It’s a fact. Change happens. If it’s not here already, it’s probably right around the corner.
Most of the leaders we partner with are either smack in the middle of a significant change or are getting ready to tackle one. Whether it’s a complete overhaul of the brand, restructuring the communications team, spiffing up the website or just making a few tweaks, there are a few right ways—and many, many, wrong ways—to lead through change.
Regardless of how big or small whatever is about to take place, I’ve found there’s three key ingredients to help things go as smoothly as possible. Continue reading “Three Ingredients for Leading Change”
1) How would you help us solve this problem?
2) Who else have you helped?
3) What will it take to get us there? (time, budget, resources)
Don’t get me wrong. I understand where a Request for Proposal comes from and the purpose it can serve. But oftentimes an organization believes it needs to know HOW to solve the problem when creating the RFP and subsequently compares costs against executing that solution.
But it doesn’t matter which car we drive if we’re headed in the wrong direction. Don’t feel the pressure to figure out the how—That’s a big part of what you’re paying for.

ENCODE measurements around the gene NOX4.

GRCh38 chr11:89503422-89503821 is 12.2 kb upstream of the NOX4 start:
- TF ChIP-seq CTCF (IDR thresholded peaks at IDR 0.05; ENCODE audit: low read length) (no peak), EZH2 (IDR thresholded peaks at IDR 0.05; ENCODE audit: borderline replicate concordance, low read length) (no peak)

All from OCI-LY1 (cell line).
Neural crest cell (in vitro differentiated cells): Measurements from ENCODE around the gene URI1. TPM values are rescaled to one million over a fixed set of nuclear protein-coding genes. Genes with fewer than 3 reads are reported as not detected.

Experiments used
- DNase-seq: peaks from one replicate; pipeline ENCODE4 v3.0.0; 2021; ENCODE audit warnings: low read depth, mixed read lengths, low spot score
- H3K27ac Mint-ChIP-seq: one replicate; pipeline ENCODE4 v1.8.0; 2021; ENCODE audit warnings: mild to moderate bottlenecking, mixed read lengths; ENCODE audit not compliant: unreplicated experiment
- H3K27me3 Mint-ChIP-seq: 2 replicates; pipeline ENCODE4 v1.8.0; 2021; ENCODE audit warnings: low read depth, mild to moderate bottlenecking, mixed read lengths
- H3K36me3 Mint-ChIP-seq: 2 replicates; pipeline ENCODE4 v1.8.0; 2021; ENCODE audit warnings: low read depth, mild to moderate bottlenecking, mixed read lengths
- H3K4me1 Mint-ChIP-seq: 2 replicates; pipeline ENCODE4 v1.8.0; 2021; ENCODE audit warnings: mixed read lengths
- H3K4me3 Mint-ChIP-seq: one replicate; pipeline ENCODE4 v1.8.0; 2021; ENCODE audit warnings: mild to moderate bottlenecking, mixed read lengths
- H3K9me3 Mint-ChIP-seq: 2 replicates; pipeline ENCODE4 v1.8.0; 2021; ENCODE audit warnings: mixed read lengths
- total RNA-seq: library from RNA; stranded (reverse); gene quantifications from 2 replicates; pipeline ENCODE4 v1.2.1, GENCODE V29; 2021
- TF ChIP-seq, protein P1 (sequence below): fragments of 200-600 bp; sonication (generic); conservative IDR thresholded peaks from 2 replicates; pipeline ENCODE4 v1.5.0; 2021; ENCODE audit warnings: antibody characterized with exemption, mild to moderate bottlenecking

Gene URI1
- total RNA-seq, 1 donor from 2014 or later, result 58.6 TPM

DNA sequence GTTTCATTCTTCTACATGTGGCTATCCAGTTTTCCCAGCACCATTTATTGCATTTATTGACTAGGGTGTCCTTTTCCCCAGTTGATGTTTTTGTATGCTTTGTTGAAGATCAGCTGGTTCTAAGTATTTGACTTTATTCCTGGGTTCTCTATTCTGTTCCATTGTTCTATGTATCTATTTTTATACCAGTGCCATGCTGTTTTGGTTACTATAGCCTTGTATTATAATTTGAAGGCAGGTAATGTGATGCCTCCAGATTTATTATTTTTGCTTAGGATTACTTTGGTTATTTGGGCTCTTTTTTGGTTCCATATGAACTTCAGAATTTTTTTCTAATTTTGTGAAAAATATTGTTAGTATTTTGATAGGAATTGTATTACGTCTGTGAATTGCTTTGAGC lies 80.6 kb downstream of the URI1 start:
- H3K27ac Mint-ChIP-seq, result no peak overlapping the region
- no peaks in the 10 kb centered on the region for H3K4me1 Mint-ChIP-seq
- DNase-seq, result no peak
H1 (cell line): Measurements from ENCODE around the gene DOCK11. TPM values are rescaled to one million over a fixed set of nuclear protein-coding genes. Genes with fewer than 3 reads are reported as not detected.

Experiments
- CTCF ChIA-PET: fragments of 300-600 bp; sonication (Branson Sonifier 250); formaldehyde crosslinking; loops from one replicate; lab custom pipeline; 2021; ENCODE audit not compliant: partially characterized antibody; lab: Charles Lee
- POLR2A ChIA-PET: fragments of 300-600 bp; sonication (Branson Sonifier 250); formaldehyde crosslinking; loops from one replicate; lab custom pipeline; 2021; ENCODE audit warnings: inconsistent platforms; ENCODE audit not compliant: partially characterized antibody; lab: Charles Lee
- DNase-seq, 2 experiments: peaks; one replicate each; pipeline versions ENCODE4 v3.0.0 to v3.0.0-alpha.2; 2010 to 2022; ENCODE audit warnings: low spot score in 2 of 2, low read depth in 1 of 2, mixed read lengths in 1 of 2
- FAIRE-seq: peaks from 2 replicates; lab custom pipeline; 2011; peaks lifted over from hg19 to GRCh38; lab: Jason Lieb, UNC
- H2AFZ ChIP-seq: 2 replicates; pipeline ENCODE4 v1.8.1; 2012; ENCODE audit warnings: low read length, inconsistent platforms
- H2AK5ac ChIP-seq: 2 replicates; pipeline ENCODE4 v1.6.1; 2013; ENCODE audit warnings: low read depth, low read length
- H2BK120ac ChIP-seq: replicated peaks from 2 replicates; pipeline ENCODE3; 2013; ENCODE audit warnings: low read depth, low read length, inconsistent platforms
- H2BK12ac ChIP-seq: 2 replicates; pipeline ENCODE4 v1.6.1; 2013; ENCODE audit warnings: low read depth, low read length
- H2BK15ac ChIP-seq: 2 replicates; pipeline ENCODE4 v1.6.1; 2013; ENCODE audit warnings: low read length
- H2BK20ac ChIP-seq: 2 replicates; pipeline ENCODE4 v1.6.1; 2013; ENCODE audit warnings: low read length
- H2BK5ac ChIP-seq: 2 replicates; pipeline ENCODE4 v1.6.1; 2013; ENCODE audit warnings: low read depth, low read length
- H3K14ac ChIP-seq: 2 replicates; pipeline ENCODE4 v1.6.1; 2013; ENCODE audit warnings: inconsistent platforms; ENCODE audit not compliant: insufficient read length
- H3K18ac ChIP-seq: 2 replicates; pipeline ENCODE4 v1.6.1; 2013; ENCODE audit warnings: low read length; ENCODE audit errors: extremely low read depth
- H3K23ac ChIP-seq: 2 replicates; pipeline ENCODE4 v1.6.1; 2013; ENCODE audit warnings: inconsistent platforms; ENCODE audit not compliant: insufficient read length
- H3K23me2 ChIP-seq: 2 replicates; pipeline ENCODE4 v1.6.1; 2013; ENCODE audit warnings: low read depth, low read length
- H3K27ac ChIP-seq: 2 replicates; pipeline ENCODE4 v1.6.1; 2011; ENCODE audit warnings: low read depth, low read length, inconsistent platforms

Instead, tell them what needs to be fixed and look for a team that truly seeks to understand your needs, your culture and has the experience to back them up. Chances are high the proposed solution may not be what you expect but you’ll be delighted with the results.
I love this piece by Hugh MacLeod, as it seems so relative—especially in the world of ministries.
It’s easy to follow the crowd. To imitate what everyone else is doing. To want a website/logo/outreach program/fill-in-the-blank just like Big Name Ministry has.
(Side note: If I see one more website—or get one more request—for a website that looks just like Hillsong’s, I’m going to poke my eyes out with pencils)
But I believe the price of being a sheep is much steeper than mere boredom.
We’re robbing the world of what it is we’re uniquely wired to offer.
Don’t get me wrong. I love getting inspired by others who’ve gone before me and look for ways to build upon those ideas to make them my own. But as my friend Mark Batterson has so eloquently put it, “When inspiration stops short & becomes imitation, it’s suicide.”
Discovering your purpose and braving new trails is hard. It takes work, and yes, it can be very lonely. But I think the reward is worth it.